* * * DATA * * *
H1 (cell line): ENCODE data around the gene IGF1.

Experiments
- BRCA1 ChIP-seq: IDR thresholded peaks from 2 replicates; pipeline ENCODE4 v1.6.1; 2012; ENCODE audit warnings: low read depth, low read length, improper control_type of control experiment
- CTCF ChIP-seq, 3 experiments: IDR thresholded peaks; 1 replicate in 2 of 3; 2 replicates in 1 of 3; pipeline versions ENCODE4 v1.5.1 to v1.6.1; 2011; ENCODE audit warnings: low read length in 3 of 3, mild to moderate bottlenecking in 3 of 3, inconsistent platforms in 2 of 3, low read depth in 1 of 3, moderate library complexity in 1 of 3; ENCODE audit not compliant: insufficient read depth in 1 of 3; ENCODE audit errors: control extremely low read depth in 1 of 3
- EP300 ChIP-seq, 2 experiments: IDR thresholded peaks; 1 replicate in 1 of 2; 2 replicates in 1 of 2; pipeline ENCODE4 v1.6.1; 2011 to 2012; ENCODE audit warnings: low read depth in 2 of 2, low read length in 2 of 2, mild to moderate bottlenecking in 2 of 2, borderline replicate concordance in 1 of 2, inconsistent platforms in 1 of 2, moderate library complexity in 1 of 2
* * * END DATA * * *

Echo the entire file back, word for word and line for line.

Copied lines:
H1 (cell line): ENCODE data around the gene IGF1.

Experiments
- BRCA1 ChIP-seq: IDR thresholded peaks from 2 replicates; pipeline ENCODE4 v1.6.1; 2012; ENCODE audit warnings: low read depth, low read length, improper control_type of control experiment
- CTCF ChIP-seq, 3 experiments: IDR thresholded peaks; 1 replicate in 2 of 3; 2 replicates in 1 of 3; pipeline versions ENCODE4 v1.5.1 to v1.6.1; 2011; ENCODE audit warnings: low read length in 3 of 3, mild to moderate bottlenecking in 3 of 3, inconsistent platforms in 2 of 3, low read depth in 1 of 3, moderate library complexity in 1 of 3; ENCODE audit not compliant: insufficient read depth in 1 of 3; ENCODE audit errors: control extremely low read depth in 1 of 3
- EP300 ChIP-seq, 2 experiments: IDR thresholded peaks; 1 replicate in 1 of 2; 2 replicates in 1 of 2; pipeline ENCODE4 v1.6.1; 2011 to 2012; ENCODE audit warnings: low read depth in 2 of 2, low read length in 2 of 2, mild to moderate bottlenecking in 2 of 2, borderline replicate concordance in 1 of 2, inconsistent platforms in 1 of 2, moderate library complexity in 1 of 2